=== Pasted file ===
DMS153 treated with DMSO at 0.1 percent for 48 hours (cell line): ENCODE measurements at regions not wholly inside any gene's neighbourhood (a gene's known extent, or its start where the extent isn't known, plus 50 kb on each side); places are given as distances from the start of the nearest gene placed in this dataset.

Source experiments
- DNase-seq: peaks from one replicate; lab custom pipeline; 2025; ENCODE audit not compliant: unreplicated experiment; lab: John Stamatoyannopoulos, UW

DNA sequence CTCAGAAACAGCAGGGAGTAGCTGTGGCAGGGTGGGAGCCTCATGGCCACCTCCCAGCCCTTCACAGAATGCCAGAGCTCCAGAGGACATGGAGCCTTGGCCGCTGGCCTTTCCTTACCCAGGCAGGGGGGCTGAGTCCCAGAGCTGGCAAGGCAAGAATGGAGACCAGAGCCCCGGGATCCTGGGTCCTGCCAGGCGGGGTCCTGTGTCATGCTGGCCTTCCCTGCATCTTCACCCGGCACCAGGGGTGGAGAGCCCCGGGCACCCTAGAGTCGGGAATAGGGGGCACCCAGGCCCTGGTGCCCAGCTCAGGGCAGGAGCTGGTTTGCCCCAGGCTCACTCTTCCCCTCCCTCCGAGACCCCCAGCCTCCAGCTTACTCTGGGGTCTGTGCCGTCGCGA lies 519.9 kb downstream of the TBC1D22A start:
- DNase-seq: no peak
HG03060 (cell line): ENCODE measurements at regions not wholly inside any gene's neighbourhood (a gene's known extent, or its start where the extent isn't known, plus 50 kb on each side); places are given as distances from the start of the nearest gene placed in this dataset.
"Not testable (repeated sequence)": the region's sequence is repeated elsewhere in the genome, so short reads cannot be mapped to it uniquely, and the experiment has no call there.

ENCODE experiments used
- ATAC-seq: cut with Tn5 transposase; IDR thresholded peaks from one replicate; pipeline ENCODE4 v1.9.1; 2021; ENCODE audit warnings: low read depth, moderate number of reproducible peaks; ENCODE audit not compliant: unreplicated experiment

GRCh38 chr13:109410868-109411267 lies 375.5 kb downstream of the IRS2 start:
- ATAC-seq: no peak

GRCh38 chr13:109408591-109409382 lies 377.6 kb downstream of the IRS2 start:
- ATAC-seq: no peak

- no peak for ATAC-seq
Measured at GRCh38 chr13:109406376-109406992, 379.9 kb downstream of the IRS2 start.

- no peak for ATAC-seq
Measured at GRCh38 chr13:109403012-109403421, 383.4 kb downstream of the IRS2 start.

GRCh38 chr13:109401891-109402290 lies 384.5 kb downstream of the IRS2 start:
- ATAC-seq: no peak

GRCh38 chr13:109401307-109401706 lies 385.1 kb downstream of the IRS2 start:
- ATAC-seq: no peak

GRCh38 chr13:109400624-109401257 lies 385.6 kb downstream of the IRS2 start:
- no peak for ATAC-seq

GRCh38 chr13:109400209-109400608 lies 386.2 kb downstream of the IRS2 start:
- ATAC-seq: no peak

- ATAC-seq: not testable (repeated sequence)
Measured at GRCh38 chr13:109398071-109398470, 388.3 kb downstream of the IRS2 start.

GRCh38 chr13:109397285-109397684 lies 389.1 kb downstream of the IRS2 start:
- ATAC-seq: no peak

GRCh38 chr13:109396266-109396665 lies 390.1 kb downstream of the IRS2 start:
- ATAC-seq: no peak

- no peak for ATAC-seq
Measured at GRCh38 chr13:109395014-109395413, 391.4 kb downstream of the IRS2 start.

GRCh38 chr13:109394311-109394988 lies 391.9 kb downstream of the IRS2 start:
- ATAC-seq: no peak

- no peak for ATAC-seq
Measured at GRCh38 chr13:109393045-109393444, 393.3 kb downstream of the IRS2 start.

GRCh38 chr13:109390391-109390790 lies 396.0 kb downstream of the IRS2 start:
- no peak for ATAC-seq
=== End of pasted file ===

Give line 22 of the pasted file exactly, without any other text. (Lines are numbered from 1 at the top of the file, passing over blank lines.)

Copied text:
GRCh38 chr13:109400624-109401257 lies 385.6 kb downstream of the IRS2 start: